But to answer your question, it’s a Yes and a No.
Yes, you can leave the airport during a layover, provided the connecting country’s immigration law permits free passage for in-transit travelers.
No, you won’t be able to leave if the country doesn’t allow free passage of in-transit travelers.
I know the US doesn’t. You’ll need an ESTA online visa to leave the airport and check out the surrounding cities. You should check the immigration law for the country you’re transiting through to know what their layover or in-transit immigration policies are.
What is a stopover?
Stopover is when a traveler makes a stop in a connecting city for more than 24 hours before continuing their journey. In general, stopovers take more than 24 hours – usually up to 3 days or more.
Usually, travelers book stopover passes separately because they’re never included in original flight tickets, unlike layovers. This means that if you wish to make a stopover in a connecting city before heading to your final destination, you’ll need to book a stopover voluntarily.
Why would someone want to make a stop for a few days in a connecting city before continuing their journey? To explore cities and discover places.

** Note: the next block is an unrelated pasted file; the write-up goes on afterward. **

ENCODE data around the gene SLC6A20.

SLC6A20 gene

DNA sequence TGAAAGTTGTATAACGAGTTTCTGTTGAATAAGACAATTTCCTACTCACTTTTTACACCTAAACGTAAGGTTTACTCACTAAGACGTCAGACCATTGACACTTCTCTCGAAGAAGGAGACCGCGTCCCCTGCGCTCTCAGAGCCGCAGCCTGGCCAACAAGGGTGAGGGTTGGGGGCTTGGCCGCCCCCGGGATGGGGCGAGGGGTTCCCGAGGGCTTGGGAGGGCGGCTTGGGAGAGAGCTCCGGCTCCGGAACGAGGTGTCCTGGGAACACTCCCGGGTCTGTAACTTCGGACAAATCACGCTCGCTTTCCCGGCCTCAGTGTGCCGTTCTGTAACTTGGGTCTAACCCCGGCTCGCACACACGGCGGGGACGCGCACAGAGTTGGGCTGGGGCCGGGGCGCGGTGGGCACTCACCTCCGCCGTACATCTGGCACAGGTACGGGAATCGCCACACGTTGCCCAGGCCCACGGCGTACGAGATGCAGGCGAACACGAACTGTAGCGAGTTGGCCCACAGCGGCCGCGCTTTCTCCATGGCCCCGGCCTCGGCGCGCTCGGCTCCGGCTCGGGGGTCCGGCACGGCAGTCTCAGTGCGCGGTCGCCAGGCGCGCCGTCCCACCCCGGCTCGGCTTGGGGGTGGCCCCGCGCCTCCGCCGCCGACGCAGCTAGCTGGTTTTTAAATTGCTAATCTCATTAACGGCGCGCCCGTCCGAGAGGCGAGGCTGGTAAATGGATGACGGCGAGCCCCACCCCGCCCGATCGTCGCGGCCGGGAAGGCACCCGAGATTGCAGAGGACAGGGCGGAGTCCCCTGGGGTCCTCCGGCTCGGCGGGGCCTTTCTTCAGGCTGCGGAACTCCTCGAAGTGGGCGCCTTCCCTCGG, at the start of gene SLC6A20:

Usually, this is the allure for most travelers. A stopover flight allows you to check out different cities and cultures en route to your final destination. In a way, it’s like killing two birds with one stone. Instead of having to book a flight and plan a trip to a second country, you make a stop in the country while journeying to your first country of choice.
By and large, stopovers are great for sightseeing and explorations.
On the downside, stopover tickets are generally more expensive than regular tickets. However, if you look at the bigger picture, they’re still way more cost-effective than booking two straightforward flights to two separate destinations.
Can you step out of the airport on a stopover?
As with layovers, it’s a Yes and a No.
Yes, you can, if you’re traveling domestically or obtained the in-transit visa for the connecting country.
No, you can’t if the country hasn’t got a free in-transit visa scheme or if you haven’t got their transit visa.
So, if you intend to make a stopover in a connecting country, you should find out what their in-transit immigration policies are.
How can you score a free stopover flight?
As we’ve said, it costs extra to book yourself a stopover flight. However, there are ways to go about it if you don’t want to pay extra to visit two countries on one trip. You simply have to look for those airlines offering special Stopover Programs. Once you find such, you just have to book your flight tickets through their websites.
For example, if you’re traveling from Toronto to Paris, Tap Air Portugal permits you to convert your Lisbon layover into free multi-day stopovers.
To check for websites offering such programs, check your favorite airline’s website or simply Google search airlines offering free stopovers in the target country.